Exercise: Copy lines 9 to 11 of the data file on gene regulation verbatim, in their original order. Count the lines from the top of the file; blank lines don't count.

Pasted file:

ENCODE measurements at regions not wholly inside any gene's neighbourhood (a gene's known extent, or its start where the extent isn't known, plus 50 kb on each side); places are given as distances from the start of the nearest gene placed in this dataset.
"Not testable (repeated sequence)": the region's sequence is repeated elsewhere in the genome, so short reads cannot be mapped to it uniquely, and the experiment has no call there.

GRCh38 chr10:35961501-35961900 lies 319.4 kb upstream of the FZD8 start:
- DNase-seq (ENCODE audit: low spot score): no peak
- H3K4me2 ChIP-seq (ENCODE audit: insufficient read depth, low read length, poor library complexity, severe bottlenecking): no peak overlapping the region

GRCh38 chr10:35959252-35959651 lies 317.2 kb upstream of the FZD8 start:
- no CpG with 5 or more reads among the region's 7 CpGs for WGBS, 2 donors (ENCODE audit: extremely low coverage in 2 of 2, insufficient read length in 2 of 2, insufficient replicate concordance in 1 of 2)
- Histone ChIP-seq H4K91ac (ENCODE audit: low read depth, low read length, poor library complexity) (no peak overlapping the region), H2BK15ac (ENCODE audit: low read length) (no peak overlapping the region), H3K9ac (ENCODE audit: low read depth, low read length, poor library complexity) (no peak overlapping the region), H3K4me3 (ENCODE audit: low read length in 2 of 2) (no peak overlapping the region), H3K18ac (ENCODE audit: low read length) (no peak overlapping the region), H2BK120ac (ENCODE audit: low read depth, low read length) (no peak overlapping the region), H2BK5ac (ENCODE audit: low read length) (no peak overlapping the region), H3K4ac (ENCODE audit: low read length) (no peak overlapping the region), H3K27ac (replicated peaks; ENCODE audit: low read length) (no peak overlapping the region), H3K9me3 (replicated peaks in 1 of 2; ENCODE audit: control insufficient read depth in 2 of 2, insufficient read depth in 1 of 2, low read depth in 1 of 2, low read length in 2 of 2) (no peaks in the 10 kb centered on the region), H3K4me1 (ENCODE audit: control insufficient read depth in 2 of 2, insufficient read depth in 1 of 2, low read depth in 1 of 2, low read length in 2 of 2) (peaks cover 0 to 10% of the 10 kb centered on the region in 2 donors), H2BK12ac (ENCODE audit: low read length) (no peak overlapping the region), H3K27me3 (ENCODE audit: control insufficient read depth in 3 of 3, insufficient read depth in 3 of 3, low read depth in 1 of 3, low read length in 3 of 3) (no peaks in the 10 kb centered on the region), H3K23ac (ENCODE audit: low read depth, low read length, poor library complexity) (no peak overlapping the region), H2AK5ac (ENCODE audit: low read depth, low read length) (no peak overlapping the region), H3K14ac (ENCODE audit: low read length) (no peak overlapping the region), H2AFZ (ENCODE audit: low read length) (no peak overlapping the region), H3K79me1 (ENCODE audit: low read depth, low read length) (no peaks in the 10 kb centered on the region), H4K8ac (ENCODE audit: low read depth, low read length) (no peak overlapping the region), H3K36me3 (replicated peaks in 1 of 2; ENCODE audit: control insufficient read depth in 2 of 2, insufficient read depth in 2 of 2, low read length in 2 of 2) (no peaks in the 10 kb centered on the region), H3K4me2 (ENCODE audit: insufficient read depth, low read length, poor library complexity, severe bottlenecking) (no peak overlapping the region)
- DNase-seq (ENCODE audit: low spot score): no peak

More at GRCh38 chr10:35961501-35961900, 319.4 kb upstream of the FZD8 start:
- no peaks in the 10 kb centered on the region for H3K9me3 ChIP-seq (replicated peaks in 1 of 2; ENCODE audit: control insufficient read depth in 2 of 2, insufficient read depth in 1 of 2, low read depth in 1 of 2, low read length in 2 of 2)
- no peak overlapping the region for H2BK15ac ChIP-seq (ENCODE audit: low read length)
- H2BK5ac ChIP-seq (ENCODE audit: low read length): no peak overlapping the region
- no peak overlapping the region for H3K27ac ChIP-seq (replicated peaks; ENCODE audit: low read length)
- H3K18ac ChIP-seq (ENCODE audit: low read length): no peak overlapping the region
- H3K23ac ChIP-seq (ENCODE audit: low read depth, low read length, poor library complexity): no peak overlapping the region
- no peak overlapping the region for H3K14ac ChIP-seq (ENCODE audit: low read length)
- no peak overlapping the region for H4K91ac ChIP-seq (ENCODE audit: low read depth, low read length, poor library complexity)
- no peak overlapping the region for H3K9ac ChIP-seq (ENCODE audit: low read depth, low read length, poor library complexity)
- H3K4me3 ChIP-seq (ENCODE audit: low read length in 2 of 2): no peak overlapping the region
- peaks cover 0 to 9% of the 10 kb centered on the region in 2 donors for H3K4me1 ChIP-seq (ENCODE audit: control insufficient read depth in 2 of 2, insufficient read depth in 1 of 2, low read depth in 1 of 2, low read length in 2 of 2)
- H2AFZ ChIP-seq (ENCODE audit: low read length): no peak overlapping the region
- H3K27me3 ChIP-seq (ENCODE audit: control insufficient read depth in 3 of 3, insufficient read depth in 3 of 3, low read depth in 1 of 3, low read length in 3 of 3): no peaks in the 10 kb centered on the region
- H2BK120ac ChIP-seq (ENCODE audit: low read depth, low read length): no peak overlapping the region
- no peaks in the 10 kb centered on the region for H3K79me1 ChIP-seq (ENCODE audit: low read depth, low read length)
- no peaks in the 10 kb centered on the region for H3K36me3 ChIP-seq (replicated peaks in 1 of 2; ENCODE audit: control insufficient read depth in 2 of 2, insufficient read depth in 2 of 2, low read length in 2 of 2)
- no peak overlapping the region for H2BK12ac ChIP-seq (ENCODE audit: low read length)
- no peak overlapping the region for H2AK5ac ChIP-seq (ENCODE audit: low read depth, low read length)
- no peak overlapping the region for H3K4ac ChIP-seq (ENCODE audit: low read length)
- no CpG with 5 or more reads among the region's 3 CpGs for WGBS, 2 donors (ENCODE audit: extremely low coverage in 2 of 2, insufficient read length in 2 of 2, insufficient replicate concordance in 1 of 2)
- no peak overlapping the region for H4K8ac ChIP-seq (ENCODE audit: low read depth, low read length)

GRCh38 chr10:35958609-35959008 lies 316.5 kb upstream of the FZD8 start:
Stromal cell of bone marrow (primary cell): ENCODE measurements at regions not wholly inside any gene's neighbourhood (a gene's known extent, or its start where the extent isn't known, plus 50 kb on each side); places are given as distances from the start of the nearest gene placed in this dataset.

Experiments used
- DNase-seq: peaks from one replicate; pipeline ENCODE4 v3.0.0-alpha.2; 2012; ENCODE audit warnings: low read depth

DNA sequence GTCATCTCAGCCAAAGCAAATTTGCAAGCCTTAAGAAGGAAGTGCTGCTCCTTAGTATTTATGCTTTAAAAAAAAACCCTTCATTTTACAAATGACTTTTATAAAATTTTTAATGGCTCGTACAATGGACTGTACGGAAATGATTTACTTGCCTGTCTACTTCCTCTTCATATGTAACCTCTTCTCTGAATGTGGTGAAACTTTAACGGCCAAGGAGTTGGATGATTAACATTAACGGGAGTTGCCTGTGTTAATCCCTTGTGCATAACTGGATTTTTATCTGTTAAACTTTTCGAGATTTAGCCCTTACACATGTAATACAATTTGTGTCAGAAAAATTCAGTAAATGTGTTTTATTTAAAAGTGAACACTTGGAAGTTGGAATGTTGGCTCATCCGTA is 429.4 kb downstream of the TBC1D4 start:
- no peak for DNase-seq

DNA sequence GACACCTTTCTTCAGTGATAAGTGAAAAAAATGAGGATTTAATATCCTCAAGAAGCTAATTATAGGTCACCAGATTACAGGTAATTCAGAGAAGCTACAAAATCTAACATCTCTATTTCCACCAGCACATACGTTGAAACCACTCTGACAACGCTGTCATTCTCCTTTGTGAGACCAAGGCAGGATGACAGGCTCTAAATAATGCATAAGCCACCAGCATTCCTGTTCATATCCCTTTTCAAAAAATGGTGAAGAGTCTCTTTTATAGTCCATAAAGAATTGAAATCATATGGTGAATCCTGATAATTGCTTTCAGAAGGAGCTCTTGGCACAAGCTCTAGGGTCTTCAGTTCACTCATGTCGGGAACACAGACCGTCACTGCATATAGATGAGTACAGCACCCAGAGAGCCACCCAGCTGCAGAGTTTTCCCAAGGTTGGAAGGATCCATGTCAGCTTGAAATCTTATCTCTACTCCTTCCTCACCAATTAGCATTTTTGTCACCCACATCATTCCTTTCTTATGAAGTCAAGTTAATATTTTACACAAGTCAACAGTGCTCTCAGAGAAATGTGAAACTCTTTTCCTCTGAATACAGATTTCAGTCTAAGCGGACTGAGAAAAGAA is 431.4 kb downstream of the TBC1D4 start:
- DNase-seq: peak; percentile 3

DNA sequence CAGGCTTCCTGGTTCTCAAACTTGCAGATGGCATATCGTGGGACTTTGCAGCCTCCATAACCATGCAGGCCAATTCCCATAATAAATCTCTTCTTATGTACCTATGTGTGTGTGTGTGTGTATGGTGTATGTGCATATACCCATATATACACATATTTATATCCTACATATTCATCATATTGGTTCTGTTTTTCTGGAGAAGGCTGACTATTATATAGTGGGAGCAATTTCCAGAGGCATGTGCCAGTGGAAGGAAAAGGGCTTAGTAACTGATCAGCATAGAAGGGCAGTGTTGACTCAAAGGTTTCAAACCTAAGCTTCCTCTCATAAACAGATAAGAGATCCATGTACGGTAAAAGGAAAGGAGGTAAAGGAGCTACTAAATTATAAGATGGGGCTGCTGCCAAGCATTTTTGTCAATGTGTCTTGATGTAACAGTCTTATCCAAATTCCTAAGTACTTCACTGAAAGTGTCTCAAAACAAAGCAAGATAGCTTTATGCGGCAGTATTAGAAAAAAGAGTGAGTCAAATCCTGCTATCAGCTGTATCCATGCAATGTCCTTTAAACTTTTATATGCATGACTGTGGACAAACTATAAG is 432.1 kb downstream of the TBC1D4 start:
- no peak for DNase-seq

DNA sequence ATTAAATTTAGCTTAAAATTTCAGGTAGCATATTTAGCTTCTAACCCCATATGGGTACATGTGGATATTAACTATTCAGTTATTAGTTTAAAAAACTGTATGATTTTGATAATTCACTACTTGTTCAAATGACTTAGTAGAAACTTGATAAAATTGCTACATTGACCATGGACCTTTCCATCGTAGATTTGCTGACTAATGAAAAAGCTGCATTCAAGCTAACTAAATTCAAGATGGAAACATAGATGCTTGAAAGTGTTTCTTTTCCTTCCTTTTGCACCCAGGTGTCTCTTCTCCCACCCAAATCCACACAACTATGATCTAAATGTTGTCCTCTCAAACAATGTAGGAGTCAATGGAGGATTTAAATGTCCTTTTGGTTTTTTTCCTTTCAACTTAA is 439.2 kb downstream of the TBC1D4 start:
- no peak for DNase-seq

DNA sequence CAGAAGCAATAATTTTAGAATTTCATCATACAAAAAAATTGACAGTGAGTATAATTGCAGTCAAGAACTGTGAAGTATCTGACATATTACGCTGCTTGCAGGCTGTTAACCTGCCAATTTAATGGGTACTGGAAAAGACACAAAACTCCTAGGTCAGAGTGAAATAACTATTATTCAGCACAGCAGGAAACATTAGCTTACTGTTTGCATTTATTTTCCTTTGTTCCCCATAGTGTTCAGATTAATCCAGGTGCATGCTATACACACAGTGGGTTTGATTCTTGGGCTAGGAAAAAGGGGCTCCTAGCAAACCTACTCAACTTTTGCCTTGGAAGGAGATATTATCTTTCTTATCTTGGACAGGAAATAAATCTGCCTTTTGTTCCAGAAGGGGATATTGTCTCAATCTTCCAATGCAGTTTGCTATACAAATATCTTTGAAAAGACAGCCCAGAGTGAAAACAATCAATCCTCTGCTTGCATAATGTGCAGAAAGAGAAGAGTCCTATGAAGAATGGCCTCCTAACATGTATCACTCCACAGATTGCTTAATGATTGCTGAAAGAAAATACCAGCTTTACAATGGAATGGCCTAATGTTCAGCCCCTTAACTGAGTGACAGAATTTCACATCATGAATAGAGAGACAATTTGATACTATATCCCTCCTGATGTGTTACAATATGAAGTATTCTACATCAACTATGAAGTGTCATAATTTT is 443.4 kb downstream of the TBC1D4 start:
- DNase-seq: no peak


- DNase-seq (ENCODE audit: low spot score): no peak

More at GRCh38 chr10:35961501-35961900, 319.4 kb upstream of the FZD8 start:
- no peaks in the 10 kb centered on the region for H3K9me3 ChIP-seq (replicated peaks in 1 of 2; ENCODE audit: control insufficient read depth in 2 of 2, insufficient read depth in 1 of 2, low read depth in 1 of 2, low read length in 2 of 2)